An energy company whose Co Antrim workers are threatened with redundancy made £9 million profit in 2016.
Around 240 posts at Kilroot coal-fired power station could go in May after the plant lost out on an all-Ireland contract to supply electricity.
Kilroot owners AES told the Northern Ireland Affairs Committee of MPs no dividends had been paid from their multimillion-pound profits, and the money had been reinvested in the business.
Capacity payments are made to generators which are available to generate and helps safeguard supply.
Under changes to the Single Electricity Market, generators will only get this payment if they actually provide the generation required.
Utility Regulator chief executive Jenny Pyper said: “It has been described to me by business representatives as a nice little earner, it has been a top-up payment.”
She said the world had changed.
“Why should consumers pay, and pay a premium payment for plant that is not needed?”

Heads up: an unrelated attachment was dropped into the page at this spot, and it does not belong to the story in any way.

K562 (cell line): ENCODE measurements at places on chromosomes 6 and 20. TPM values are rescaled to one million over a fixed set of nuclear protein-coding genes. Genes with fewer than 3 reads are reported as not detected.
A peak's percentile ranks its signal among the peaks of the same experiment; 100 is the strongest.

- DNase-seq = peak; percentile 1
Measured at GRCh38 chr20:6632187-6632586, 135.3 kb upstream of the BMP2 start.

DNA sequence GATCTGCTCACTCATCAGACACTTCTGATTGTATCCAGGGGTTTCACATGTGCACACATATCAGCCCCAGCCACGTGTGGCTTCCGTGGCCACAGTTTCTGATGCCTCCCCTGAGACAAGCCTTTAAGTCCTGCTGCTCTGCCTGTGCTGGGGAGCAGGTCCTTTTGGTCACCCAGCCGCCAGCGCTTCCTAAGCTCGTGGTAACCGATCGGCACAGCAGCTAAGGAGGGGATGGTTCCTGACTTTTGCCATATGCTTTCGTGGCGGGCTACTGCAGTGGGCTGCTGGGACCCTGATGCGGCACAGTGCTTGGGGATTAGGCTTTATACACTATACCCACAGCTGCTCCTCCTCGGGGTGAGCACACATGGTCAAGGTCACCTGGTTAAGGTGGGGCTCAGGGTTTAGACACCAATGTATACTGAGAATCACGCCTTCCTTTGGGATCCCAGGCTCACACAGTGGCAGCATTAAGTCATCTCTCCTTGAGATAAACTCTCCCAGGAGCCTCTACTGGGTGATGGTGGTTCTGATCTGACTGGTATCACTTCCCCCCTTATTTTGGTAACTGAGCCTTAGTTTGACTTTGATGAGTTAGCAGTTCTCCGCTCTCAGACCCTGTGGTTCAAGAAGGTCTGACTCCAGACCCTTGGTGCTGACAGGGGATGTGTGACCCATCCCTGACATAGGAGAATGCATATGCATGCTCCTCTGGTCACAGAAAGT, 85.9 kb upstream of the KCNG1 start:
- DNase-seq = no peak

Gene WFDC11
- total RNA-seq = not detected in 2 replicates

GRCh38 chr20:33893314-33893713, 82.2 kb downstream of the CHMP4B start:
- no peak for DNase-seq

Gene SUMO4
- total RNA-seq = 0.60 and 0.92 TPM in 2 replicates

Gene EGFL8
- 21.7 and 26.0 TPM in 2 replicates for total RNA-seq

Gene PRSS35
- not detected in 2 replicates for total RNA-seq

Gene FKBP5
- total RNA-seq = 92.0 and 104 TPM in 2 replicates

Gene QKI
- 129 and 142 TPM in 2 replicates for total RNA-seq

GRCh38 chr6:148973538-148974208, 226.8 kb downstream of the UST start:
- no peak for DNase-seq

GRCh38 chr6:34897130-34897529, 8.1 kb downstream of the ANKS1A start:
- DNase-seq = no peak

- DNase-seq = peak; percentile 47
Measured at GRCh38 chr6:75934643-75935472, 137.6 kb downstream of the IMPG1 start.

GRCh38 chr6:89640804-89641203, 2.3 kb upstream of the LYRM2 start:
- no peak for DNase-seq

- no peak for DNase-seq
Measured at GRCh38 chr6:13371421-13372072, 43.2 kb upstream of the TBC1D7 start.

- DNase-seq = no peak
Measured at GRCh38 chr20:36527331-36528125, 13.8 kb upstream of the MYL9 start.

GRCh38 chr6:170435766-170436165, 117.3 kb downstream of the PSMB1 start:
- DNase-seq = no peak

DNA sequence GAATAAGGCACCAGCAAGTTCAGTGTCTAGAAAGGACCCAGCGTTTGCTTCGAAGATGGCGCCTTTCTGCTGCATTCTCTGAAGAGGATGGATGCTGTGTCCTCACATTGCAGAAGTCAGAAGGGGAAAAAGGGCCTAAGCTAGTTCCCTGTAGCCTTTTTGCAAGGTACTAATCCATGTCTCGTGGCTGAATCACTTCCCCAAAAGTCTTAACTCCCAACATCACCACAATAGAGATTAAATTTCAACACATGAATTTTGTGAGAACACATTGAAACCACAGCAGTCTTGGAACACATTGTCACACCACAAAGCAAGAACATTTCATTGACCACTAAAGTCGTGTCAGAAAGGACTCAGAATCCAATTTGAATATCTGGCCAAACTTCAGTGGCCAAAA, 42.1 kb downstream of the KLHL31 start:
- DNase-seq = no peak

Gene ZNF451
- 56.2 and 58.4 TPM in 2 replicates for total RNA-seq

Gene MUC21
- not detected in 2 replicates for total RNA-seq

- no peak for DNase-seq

“We need to have a best in class, modern, efficient competitive market and that is one that is needed to be based on competition, not on stable, nice little earners.”
Kilroot lost its bid during the first auction of the new all-island electricity market as part of reforms intended to increase competition and lower consumer prices.
AES said the decision sent a strong signal to it to exit the market.
UK and Ireland president Ian Luney said: “Capacity… has not been a nice little earner, it was absolutely essential to ensure that we covered our costs.”
While confirming £9 million profit in 2016, he said profit margins had “diminished” with the risk some costs would not be covered and warned of bankruptcy fears.
He added: “That is not sustainable after May 23.
“We cannot just hang on, we have not got the reserves to do it, we have not got the ability to do it and we would be bankrupting the company if we did that.”
Ms Pyper said the capacity payment was there to make sure that there is sufficient capacity to allow for the rare periods without sufficient wind.
“It is not any longer going to be a nice little earner, companies are going to have to work for it.
“For the first time there is a competitive dynamic in it.
“AES, as with all the players, make commercial decisions about which units were back in and at what price.
“It is not surprising that the most expensive units were unsuccessful and those units back in at a lower price were successful.”
Northern Ireland consumers have suffered from the lack of competition in the market, she added.
Ms Pyper said contracts had proved extremely lucrative for companies like AES, which were good employers but operated for commercial reasons rather than philanthropy.